See more from this Session: Molecular, Statistical and Breeding Tools to Improve Selection Efficiency
Wednesday, October 19, 2011
Henry Gonzalez Convention Center, Hall C, Street Level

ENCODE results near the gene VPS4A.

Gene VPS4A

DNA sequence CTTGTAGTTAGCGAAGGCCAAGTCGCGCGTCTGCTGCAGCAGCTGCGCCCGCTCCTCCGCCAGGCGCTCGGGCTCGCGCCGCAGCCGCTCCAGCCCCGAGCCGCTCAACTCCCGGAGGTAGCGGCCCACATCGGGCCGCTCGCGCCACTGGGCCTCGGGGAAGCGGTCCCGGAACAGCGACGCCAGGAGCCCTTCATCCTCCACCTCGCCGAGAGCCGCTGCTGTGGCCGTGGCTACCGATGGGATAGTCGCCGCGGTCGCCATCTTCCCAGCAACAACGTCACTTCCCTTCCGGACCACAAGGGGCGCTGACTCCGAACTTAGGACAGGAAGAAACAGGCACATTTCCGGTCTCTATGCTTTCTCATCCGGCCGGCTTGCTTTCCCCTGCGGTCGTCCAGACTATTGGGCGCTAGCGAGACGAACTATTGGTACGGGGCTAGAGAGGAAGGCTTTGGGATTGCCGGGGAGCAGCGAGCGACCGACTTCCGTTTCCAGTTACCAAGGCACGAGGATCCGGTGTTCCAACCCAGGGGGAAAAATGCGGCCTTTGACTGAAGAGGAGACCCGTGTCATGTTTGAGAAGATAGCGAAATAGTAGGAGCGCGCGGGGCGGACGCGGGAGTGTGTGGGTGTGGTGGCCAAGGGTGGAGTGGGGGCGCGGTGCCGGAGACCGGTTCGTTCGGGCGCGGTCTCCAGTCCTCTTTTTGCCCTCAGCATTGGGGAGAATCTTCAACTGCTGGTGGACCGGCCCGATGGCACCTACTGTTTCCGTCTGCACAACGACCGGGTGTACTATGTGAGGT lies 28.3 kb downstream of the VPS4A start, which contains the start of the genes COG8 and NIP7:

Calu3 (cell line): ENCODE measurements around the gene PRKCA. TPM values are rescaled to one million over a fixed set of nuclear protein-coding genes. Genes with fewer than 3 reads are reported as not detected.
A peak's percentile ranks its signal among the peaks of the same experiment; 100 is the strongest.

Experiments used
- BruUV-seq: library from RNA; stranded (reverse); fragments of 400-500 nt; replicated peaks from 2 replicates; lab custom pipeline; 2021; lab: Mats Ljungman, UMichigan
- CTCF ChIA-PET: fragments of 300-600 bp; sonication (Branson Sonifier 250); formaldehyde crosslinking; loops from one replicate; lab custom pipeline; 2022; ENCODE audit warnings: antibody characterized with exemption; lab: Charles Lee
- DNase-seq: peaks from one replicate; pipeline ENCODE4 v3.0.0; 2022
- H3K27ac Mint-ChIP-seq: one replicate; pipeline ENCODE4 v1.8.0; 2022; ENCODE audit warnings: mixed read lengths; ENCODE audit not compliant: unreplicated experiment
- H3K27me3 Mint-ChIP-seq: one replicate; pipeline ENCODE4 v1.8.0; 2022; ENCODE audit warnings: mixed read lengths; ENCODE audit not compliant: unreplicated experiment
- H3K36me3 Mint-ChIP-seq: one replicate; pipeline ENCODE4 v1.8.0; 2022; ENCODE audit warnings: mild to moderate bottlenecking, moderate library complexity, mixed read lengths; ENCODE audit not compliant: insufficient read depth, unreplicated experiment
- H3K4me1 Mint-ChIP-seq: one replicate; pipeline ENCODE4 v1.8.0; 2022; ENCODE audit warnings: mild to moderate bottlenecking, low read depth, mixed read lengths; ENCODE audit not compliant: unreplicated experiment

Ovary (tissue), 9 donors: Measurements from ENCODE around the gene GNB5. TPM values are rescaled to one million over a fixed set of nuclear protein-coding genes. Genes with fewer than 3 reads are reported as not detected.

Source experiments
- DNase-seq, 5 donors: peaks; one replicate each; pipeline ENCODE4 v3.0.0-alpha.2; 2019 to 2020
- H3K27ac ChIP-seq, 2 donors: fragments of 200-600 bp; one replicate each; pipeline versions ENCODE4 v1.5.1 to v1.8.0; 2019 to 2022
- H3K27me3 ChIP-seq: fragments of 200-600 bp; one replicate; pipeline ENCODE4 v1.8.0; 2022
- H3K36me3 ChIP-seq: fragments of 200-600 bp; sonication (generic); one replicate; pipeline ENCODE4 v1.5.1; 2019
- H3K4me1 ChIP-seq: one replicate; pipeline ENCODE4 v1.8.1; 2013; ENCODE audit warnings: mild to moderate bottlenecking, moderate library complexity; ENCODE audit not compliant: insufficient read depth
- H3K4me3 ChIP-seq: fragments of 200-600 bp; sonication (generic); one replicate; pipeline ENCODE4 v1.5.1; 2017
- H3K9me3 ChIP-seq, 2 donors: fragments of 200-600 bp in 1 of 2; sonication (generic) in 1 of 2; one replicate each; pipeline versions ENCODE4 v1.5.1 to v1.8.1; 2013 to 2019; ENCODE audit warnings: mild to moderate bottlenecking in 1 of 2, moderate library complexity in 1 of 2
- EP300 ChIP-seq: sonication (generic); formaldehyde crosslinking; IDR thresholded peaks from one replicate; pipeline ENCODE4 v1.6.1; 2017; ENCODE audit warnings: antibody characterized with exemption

Maize is a primary food source for millions of people in the developing world. However, this crop by itself does not provide adequate levels of vitamin A and E nutrition. Consequently, vitamin A deficiency (VAD) and to a lesser extent, vitamin E deficiency (VED) are serious problems that affect many people. Some examples of health-related issues that arise from these nutritional deficiencies include eventual blindness (from VAD) and neuromuscular problems (from VED). One solution for reducing VAD and VED is to increase the amount of provitamin A and vitamin E in the maize kernel. These compounds naturally occur in maize, specifically in carotenoids (e.g. β-carotene) and tocopherhols (e.g., α-tocopherol), respectively. This research uses joint linkage-association mapping methodologies to identify genes and alleles associated with kernel carotenoid and tocopherol levels. Breeders can then use marker assisted selection to select on superior alleles and develop lines with increased vitamin content. This work focuses on identifying significant associations for approximately 1.6 million SNPs across the genome in the maize nested association mapping (NAM) population. A stepwise model selection procedure is combined with a resampling scheme to empirically determine the robustness of our results to random genotypic and phenotypic fluctuations. To date, we reconfirmed two biosynthetic genes that are associated with elevated provitamin A carotenoids, and one biosynthetic gene that is associated with α-tocopherol. The ultimate goal of this research is to identify enough genes to develop maize lines with 15 µg/g of β-carotene and 30 to 60 µg/g of α-tocopherol. These amounts should result in enough vitamin A and E to meet the Daily Recommended Intake (DRI) levels specified by the National Academy Panel.